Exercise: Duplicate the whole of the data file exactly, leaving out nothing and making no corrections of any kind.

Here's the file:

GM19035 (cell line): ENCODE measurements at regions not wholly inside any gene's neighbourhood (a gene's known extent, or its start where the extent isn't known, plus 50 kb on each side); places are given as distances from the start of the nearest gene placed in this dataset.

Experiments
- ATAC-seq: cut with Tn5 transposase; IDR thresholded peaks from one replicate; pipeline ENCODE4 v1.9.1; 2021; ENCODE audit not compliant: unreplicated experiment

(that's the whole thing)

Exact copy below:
GM19035 (cell line): ENCODE measurements at regions not wholly inside any gene's neighbourhood (a gene's known extent, or its start where the extent isn't known, plus 50 kb on each side); places are given as distances from the start of the nearest gene placed in this dataset.

Experiments
- ATAC-seq: cut with Tn5 transposase; IDR thresholded peaks from one replicate; pipeline ENCODE4 v1.9.1; 2021; ENCODE audit not compliant: unreplicated experiment